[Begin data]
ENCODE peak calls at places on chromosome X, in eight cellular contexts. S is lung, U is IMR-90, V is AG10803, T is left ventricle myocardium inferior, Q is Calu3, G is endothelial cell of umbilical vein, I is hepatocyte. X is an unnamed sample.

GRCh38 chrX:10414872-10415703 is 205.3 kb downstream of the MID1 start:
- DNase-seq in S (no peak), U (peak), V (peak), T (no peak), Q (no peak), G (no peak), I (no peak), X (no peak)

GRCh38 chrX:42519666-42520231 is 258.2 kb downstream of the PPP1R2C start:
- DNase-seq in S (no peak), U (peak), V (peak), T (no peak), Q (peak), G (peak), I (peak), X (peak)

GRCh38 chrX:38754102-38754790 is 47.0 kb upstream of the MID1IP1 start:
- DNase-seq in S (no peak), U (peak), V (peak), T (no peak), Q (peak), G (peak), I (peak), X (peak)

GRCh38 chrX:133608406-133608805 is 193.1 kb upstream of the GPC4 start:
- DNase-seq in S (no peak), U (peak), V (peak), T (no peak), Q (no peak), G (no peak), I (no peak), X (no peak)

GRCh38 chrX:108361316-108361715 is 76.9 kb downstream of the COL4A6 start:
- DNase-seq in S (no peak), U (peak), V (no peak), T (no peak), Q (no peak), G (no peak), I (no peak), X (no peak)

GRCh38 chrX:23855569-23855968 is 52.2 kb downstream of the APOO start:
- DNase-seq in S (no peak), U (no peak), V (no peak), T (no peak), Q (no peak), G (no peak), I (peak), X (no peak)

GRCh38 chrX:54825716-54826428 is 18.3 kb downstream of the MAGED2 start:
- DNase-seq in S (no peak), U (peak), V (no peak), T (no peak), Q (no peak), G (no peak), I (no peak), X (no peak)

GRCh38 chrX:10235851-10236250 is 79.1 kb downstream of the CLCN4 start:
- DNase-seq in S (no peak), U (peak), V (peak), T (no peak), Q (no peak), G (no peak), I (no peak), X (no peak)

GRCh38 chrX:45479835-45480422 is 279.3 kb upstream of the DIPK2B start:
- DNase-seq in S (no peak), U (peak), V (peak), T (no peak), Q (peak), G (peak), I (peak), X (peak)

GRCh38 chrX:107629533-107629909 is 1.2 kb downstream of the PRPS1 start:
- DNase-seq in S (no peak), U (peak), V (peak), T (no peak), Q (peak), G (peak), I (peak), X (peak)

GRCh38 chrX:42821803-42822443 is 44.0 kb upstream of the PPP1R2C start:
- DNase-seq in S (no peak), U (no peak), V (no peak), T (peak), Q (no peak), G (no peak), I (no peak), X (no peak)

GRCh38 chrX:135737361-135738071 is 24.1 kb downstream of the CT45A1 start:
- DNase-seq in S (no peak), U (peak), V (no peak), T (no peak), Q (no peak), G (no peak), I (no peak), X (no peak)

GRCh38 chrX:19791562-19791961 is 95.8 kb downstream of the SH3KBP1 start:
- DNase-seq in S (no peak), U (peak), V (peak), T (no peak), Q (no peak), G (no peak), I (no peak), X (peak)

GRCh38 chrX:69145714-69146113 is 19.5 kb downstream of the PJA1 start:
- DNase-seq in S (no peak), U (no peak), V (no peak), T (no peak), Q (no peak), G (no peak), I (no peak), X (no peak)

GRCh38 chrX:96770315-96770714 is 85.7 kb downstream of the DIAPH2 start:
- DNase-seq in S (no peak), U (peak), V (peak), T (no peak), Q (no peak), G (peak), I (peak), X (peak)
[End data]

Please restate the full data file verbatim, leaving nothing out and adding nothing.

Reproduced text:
ENCODE peak calls at places on chromosome X, in eight cellular contexts. S is lung, U is IMR-90, V is AG10803, T is left ventricle myocardium inferior, Q is Calu3, G is endothelial cell of umbilical vein, I is hepatocyte. X is an unnamed sample.

GRCh38 chrX:10414872-10415703 is 205.3 kb downstream of the MID1 start:
- DNase-seq in S (no peak), U (peak), V (peak), T (no peak), Q (no peak), G (no peak), I (no peak), X (no peak)

GRCh38 chrX:42519666-42520231 is 258.2 kb downstream of the PPP1R2C start:
- DNase-seq in S (no peak), U (peak), V (peak), T (no peak), Q (peak), G (peak), I (peak), X (peak)

GRCh38 chrX:38754102-38754790 is 47.0 kb upstream of the MID1IP1 start:
- DNase-seq in S (no peak), U (peak), V (peak), T (no peak), Q (peak), G (peak), I (peak), X (peak)

GRCh38 chrX:133608406-133608805 is 193.1 kb upstream of the GPC4 start:
- DNase-seq in S (no peak), U (peak), V (peak), T (no peak), Q (no peak), G (no peak), I (no peak), X (no peak)

GRCh38 chrX:108361316-108361715 is 76.9 kb downstream of the COL4A6 start:
- DNase-seq in S (no peak), U (peak), V (no peak), T (no peak), Q (no peak), G (no peak), I (no peak), X (no peak)

GRCh38 chrX:23855569-23855968 is 52.2 kb downstream of the APOO start:
- DNase-seq in S (no peak), U (no peak), V (no peak), T (no peak), Q (no peak), G (no peak), I (peak), X (no peak)

GRCh38 chrX:54825716-54826428 is 18.3 kb downstream of the MAGED2 start:
- DNase-seq in S (no peak), U (peak), V (no peak), T (no peak), Q (no peak), G (no peak), I (no peak), X (no peak)

GRCh38 chrX:10235851-10236250 is 79.1 kb downstream of the CLCN4 start:
- DNase-seq in S (no peak), U (peak), V (peak), T (no peak), Q (no peak), G (no peak), I (no peak), X (no peak)

GRCh38 chrX:45479835-45480422 is 279.3 kb upstream of the DIPK2B start:
- DNase-seq in S (no peak), U (peak), V (peak), T (no peak), Q (peak), G (peak), I (peak), X (peak)

GRCh38 chrX:107629533-107629909 is 1.2 kb downstream of the PRPS1 start:
- DNase-seq in S (no peak), U (peak), V (peak), T (no peak), Q (peak), G (peak), I (peak), X (peak)

GRCh38 chrX:42821803-42822443 is 44.0 kb upstream of the PPP1R2C start:
- DNase-seq in S (no peak), U (no peak), V (no peak), T (peak), Q (no peak), G (no peak), I (no peak), X (no peak)

GRCh38 chrX:135737361-135738071 is 24.1 kb downstream of the CT45A1 start:
- DNase-seq in S (no peak), U (peak), V (no peak), T (no peak), Q (no peak), G (no peak), I (no peak), X (no peak)

GRCh38 chrX:19791562-19791961 is 95.8 kb downstream of the SH3KBP1 start:
- DNase-seq in S (no peak), U (peak), V (peak), T (no peak), Q (no peak), G (no peak), I (no peak), X (peak)

GRCh38 chrX:69145714-69146113 is 19.5 kb downstream of the PJA1 start:
- DNase-seq in S (no peak), U (no peak), V (no peak), T (no peak), Q (no peak), G (no peak), I (no peak), X (no peak)

GRCh38 chrX:96770315-96770714 is 85.7 kb downstream of the DIAPH2 start:
- DNase-seq in S (no peak), U (peak), V (peak), T (no peak), Q (no peak), G (peak), I (peak), X (peak)